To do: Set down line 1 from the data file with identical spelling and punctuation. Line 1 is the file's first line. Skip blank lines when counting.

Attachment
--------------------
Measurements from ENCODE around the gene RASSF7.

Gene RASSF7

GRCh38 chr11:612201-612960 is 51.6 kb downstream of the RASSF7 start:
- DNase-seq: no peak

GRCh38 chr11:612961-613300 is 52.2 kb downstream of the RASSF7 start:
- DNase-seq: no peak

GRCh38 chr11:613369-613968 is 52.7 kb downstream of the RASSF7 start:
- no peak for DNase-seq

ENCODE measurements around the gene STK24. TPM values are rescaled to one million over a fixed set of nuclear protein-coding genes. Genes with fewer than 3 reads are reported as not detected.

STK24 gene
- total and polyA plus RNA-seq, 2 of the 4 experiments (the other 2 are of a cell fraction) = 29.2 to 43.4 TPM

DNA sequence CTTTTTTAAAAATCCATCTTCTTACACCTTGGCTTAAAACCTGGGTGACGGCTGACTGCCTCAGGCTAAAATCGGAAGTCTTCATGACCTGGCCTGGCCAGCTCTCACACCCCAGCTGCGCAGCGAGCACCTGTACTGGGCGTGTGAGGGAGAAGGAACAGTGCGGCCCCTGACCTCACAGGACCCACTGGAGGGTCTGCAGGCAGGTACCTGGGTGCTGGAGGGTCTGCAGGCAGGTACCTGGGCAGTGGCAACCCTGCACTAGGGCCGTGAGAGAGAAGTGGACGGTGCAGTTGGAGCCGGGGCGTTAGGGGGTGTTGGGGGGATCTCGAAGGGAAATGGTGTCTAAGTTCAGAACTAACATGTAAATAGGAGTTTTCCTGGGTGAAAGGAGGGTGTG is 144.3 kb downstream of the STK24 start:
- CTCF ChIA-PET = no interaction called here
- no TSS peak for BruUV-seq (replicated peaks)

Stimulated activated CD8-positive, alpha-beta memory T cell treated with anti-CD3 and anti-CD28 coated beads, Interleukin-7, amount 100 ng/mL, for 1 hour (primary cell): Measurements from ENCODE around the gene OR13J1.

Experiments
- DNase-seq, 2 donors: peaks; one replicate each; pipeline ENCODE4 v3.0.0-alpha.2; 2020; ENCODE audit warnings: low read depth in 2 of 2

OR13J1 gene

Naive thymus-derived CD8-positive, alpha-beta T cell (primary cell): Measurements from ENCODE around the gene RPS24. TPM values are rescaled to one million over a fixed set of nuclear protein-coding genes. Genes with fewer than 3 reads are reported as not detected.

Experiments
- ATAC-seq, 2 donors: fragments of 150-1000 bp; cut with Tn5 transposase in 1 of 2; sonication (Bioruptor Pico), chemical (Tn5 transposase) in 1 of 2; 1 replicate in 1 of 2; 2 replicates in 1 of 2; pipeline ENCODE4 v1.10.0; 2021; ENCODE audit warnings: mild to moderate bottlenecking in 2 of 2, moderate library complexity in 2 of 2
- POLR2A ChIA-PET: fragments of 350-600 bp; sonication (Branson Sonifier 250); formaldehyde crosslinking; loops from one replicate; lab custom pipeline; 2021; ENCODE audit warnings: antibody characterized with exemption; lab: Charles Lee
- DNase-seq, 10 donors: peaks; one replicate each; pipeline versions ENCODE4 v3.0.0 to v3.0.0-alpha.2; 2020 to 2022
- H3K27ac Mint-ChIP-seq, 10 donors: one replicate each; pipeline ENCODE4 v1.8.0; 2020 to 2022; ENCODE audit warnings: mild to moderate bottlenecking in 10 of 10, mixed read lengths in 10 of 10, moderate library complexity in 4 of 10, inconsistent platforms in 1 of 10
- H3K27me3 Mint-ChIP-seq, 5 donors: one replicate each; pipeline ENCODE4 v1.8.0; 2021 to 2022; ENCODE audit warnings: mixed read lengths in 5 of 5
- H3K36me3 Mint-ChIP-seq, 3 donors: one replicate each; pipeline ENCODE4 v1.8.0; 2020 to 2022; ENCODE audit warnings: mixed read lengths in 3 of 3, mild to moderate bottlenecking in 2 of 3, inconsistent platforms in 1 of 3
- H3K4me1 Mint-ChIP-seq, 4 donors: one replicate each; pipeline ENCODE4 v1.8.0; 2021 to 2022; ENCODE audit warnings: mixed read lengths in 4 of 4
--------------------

Measurements from ENCODE around the gene RASSF7.